As Philly clears homeless encampments, Convention Center and businesses work to fund permanent housing

Without a place to go, displaced people say they’re “just going to move somewhere else.”

Thomas B., who has been living at 18th and Vine streets

Thomas B., who has been living at 18th and Vine streets

Courtenay Harris Bond / for Billy Penn

Updated Jan. 6

As Philadelphia moves to clear some encampments of people experiencing homelessness, the city is partnering with local businesses to pilot a novel solution. Instead of just sending folks to shelters, efforts will be made to get them into permanent or semi-permanent housing.

On Monday, workers from the Office of Homeless Services are planning to disperse the collection of tents around 18th and Vine. Soon to potentially follow: the tunnels below the Pa. Convention Center.

In clearing the camps, OHS will follow the template of the much-publicized Encampment Resolution Pilot. That program saw the city close four camps in Kensington over the past year and a half, with the goal of placing people in shelters and connecting them with needed services. It was successful enough that Philadelphia is now using it on a smaller scale.

Having posted signs in November about the Jan. 6 evacuation date, OHS has been working for months with police and outreach teams — each department shouldering the cost operationally — to get people placed into shelters, safe havens, and substance use and mental health treatment. Individuals will be able to have their belongings safely stored for up to 60 days.

“We lead with services based on what people want, need, and will accept,” said OHS Director Liz Hersh. “It’s person-centered and about service delivery to reach a solution that helps people move forward — and improves quality of life in our neighborhoods.”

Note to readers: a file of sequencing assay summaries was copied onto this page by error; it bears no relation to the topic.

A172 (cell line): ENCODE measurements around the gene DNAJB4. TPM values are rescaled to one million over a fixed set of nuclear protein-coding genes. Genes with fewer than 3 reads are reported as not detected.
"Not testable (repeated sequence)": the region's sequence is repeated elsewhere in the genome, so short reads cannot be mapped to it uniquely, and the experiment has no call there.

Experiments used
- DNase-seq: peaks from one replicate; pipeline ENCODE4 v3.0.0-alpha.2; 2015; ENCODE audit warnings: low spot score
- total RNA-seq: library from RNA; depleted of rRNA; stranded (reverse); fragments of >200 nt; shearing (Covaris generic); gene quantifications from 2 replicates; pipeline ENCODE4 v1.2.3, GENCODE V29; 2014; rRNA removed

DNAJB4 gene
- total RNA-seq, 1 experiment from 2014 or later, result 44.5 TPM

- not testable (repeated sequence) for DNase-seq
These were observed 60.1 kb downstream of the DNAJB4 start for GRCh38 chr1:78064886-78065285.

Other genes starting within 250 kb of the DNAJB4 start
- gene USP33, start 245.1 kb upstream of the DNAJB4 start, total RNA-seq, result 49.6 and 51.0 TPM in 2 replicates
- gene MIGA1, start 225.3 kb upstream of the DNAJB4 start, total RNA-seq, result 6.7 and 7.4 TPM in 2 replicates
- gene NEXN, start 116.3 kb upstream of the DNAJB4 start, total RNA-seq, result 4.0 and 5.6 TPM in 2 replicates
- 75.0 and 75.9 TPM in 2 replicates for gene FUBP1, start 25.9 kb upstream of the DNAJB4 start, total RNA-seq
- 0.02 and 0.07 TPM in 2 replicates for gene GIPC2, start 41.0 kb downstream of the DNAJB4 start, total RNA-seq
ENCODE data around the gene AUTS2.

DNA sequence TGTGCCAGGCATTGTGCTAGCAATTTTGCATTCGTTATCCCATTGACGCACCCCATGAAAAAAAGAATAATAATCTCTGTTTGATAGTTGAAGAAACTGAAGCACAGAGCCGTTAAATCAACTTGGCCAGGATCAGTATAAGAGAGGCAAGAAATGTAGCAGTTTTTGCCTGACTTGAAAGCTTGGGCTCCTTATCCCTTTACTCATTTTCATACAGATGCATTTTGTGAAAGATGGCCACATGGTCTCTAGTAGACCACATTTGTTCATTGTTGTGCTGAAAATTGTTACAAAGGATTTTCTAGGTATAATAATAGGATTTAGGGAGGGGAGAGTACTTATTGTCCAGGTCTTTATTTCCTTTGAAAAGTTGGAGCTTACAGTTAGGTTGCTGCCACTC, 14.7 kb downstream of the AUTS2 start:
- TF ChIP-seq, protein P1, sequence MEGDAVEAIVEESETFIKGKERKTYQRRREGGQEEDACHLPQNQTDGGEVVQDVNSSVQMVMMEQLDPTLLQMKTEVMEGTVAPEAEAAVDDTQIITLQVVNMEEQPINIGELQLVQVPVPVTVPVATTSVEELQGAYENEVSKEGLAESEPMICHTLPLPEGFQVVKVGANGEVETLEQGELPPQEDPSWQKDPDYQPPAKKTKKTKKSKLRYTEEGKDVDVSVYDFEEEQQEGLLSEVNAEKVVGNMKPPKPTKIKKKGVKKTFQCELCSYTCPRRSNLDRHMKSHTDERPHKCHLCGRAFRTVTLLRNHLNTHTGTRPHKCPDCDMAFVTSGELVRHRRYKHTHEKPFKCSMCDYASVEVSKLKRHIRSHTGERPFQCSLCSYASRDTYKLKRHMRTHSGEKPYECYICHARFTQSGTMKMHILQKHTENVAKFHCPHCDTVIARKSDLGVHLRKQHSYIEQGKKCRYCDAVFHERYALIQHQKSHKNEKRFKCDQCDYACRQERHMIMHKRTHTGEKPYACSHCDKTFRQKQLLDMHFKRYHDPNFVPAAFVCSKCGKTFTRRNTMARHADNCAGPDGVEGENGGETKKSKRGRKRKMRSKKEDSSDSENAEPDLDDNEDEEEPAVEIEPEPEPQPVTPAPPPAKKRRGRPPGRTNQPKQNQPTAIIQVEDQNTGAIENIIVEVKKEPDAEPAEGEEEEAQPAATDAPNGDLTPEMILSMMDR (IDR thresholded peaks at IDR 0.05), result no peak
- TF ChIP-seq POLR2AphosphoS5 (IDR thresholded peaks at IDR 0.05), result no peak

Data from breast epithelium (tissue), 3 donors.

But people who haven’t accepted placements by Monday will probably just migrate to another camp. One of the likely destinations: the Convention Center tunnels.

The sidewalks of the north-south roadways that run below the international meeting destination — 12th and 13th streets from Arch to Race — have always been a hot spot for people looking to escape the elements. But the number of people congregating there has swollen in recent months.

Juan Guerra, 58, was sleeping there last week, his head resting on his yellow bag. He’d been living there for six months and has been homeless for about 15 years after being in prison for immigration issues, he said. Guerra is originally from Cuba.

“We look out for each other,” Guerra said about people living in the tunnels. “Homelessness is a problem. Nobody is trying to take care of the problem. It is a social problem, and we have to take care of it, or it will only get worse.”

A sign on Vine street makes clear the city doesn't want people camping there

A sign on Vine street makes clear the city doesn't want people camping there

Courtenay Harris Bond / for Billy Penn

PHL Cares: $500k to find people homes

The growing population in the tunnels hasn’t escaped the attention of the city — or the Convention Center’s leadership and business community.

John McNichol, president and CEO of the Pennsylvania Convention Center Authority, has been working with OHS for a year on a new program that’ll try to solve the lack of housing, instead of just force people elsewhere. “It’s been a very accelerated learning curve for me,” he told Billy Penn last summer.

McNichol is putting his money where his mouth is. Under his direction, the Convention Center Authority is making a $500,000 challenge grant for the cause.